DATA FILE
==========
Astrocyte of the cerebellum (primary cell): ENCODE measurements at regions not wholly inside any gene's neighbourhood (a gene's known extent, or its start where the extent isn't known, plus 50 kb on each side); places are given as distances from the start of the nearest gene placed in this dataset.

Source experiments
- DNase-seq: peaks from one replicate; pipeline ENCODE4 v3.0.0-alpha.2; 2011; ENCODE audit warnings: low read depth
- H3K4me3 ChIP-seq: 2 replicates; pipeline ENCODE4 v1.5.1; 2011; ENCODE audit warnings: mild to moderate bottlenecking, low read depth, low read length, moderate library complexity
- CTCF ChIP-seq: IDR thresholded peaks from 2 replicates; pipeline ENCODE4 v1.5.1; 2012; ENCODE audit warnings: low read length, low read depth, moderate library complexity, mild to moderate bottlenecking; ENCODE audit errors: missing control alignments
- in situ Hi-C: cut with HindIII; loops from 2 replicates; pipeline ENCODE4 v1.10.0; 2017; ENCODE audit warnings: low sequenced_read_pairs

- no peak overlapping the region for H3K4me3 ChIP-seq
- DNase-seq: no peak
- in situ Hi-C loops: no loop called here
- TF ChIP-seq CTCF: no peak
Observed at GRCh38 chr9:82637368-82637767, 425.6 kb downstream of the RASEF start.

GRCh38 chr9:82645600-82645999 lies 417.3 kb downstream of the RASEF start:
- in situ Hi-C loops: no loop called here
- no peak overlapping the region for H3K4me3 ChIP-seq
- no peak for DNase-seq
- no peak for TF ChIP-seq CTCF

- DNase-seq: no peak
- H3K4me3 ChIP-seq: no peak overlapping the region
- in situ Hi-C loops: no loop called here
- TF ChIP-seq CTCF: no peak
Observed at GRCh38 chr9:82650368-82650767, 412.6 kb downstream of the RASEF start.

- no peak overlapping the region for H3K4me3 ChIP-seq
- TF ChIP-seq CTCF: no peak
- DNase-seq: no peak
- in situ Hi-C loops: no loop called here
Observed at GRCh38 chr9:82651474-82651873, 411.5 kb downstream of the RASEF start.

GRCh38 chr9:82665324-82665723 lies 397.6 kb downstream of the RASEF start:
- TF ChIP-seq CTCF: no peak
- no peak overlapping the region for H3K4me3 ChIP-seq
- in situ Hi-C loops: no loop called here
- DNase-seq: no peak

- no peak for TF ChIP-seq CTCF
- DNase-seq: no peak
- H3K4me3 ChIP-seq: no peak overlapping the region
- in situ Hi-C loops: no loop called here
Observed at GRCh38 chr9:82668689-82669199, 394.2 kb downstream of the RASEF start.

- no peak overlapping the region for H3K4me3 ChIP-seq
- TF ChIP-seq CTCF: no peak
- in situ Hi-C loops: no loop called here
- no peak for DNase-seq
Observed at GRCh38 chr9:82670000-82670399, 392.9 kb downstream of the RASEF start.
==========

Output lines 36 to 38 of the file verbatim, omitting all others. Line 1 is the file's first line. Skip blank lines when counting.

Observed at GRCh38 chr9:82668689-82669199, 394.2 kb downstream of the RASEF start.

- no peak overlapping the region for H3K4me3 ChIP-seq
- TF ChIP-seq CTCF: no peak